The Maine Public Utilities Commission last week voted to require Central Maine Power to offer an opt-out program for customers who choose not to have a standard smart meter installed as part of CMP’s smart meter program.
Under the Maine PUC decision, Customers in CMP service territory will have two new opt-out options: the availability of the smart meter with its transmitter turned off and the ability to retain the existing (or analog) meter.
The customer who chooses an opt-out option will pay the associated costs of that option: a) smart meter with transmitter off will carry an initial charge of $20.00 and a monthly charge of $10.50; b) existing analog meter option will carry the initial charge of $40.00 and a monthly charge of $12.00. In order to address concerns of low-income customers, those who are eligible for Low Income Heating Assistance (LIHEAP), will be charged only 50% of the cost of their chosen opt-out option. CMP is required to develop and implement a smart meter opt-out communication plan intended to inform customers about the program during the company’s deployment of their smart meter program.
CMP started installing the advanced meters in the fall of 2010 and about a third of the utility's customers now have them, according to a news report from Maine Public Broadcasting Network. But it didn't take long after the installations began for some CMP customers to loudly protest the meter deployment – in a scenario very much like the backlash against Pacific Gas & Electric in California in and led to a similar state commission-mandated opt out program.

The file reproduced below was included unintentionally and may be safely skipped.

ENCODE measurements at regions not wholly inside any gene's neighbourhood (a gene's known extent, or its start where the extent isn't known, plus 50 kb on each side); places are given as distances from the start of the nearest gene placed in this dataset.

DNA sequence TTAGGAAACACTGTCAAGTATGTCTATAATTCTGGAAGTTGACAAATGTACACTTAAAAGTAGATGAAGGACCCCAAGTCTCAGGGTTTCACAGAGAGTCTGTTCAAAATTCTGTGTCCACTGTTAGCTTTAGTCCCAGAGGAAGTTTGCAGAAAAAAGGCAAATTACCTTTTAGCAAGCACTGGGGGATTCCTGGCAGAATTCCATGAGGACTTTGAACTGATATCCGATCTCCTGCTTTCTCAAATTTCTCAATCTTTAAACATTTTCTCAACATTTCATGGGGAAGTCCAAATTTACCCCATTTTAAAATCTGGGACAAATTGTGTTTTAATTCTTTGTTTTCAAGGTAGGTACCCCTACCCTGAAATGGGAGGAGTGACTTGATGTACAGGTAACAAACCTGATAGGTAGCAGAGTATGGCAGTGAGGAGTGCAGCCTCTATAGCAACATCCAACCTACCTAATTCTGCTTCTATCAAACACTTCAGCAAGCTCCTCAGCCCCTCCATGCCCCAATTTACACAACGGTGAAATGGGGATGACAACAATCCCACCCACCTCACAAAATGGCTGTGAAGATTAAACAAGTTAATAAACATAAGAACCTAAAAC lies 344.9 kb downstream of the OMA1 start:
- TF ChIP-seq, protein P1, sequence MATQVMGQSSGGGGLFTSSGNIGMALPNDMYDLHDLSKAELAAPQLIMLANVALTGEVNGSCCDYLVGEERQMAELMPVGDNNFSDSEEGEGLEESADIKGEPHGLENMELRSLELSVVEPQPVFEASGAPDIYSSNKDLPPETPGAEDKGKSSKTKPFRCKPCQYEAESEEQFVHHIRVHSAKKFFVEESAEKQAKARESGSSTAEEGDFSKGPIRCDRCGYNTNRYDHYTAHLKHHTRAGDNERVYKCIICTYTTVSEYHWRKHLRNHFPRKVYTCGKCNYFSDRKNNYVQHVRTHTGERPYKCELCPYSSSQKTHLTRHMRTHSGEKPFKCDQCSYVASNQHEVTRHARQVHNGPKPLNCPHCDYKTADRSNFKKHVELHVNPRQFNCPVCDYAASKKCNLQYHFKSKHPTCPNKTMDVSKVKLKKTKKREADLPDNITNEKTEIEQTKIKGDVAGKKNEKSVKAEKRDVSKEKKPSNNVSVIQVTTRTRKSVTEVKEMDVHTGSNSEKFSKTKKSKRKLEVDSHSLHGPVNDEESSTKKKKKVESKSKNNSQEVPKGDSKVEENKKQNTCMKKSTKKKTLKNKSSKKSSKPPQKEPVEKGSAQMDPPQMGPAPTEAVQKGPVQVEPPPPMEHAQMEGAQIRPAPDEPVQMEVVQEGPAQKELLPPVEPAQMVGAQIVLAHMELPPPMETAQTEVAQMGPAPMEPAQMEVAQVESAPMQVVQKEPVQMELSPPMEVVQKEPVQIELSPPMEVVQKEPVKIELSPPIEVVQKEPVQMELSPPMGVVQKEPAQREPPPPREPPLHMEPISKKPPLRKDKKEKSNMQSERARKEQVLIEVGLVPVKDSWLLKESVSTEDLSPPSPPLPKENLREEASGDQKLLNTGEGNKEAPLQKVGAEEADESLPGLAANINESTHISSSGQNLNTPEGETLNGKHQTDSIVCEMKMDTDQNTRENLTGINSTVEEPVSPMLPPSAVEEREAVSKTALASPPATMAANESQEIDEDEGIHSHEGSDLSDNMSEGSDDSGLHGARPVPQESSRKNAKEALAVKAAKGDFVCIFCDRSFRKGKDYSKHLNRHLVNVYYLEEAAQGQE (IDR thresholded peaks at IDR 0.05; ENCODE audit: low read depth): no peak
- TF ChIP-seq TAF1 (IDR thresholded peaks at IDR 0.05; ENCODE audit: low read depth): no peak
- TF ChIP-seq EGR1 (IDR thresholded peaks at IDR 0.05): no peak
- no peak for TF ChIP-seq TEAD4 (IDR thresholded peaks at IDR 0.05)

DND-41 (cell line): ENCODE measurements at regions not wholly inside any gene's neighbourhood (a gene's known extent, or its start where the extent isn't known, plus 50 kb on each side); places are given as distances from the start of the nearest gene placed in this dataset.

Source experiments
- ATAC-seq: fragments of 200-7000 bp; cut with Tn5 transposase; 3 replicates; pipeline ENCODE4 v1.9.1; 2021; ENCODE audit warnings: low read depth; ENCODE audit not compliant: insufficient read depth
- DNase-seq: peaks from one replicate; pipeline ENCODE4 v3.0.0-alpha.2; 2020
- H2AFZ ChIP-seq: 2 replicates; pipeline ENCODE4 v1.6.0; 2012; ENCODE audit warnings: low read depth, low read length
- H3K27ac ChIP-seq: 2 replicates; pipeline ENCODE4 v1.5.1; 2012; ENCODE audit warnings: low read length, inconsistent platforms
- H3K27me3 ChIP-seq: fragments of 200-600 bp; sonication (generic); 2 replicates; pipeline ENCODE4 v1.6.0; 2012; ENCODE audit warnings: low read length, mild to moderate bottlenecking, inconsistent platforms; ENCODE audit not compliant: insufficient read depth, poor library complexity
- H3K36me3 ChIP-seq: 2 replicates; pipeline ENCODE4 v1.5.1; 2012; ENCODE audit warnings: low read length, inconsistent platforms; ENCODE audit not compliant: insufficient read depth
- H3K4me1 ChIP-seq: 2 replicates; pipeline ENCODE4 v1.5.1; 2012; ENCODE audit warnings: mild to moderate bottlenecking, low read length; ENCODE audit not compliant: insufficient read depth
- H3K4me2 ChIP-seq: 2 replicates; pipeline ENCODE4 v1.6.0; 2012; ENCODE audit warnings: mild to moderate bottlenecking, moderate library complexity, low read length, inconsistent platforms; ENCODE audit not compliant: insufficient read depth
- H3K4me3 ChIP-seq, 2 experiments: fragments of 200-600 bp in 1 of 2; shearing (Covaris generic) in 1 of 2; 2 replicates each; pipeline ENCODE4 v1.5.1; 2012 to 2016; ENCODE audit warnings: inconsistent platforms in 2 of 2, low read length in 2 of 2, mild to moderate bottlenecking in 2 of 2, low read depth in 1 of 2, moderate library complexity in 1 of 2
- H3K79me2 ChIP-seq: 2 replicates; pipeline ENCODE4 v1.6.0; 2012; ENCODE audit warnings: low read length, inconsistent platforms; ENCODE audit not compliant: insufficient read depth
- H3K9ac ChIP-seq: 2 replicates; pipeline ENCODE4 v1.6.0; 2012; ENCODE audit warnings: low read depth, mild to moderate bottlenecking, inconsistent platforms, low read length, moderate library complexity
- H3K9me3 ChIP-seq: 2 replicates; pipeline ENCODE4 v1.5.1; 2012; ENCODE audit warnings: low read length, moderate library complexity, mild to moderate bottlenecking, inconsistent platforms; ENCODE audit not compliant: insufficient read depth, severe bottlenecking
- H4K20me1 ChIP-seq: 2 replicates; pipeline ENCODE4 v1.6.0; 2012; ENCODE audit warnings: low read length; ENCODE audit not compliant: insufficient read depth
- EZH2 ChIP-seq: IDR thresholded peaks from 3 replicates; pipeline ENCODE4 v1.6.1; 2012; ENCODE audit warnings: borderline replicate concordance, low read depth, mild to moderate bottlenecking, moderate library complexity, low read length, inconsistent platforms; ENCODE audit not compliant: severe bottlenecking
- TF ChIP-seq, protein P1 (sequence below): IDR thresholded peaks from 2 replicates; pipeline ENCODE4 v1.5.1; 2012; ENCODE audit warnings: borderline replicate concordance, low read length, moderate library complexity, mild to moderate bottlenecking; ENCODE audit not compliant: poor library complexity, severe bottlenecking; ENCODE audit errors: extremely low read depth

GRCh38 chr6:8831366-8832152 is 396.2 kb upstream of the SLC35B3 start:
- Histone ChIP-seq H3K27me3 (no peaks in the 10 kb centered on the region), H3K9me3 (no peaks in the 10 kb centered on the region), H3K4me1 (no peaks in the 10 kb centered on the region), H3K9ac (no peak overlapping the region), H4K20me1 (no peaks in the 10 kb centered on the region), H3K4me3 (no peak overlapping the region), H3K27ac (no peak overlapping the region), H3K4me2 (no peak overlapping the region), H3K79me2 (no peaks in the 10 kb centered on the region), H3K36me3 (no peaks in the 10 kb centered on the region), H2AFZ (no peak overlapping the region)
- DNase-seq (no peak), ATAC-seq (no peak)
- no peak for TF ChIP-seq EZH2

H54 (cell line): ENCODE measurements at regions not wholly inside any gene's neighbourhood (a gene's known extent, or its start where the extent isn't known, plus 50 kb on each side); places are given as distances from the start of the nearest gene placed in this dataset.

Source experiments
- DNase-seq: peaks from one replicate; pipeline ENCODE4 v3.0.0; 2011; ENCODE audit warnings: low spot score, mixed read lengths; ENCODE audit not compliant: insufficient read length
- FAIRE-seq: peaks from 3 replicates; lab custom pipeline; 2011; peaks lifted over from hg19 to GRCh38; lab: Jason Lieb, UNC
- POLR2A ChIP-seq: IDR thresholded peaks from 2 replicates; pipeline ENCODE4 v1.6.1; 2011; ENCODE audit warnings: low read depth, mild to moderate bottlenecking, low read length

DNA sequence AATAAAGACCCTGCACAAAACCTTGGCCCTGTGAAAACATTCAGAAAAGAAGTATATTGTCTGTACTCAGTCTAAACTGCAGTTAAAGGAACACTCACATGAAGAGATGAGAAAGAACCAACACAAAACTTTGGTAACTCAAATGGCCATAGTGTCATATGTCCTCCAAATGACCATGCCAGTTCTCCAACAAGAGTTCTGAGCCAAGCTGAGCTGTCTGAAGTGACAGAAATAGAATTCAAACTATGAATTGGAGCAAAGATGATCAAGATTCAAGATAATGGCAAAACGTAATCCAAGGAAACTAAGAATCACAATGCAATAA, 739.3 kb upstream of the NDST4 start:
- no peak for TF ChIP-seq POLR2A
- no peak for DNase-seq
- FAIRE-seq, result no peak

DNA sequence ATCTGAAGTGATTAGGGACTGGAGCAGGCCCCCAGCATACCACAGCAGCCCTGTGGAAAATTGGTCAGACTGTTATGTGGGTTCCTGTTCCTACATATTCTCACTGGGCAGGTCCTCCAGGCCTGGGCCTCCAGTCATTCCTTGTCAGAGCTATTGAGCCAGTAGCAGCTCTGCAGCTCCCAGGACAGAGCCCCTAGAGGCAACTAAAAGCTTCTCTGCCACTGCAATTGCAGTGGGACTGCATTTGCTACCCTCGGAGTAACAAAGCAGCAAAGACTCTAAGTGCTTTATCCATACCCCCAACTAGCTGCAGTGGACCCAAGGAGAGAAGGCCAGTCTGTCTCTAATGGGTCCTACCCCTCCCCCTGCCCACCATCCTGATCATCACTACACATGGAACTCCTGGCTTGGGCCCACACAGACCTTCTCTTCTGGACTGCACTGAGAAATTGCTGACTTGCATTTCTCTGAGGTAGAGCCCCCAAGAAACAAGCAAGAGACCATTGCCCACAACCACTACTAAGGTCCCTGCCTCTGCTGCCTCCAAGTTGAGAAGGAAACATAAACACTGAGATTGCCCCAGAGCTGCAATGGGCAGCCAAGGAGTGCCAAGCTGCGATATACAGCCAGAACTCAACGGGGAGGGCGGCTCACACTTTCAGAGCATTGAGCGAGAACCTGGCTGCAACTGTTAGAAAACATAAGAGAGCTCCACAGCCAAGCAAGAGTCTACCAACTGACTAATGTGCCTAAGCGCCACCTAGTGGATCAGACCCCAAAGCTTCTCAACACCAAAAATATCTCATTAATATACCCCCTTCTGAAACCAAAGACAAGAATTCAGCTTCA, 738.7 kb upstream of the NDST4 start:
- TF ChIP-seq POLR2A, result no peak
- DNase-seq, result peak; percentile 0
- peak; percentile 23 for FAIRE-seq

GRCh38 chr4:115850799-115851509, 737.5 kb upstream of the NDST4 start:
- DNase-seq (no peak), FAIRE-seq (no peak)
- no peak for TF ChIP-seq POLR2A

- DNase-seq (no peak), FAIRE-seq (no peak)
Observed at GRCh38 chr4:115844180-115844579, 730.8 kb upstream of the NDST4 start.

CMP had strongly objected to offering any options, saying they would be costly and dilute the effectiveness of the technology for the vast majority of customers who want smart meters. In the end, the company chose not to appeal the decision and deferred to the PUC, saying it was up to regulators to set the policy for smart meters.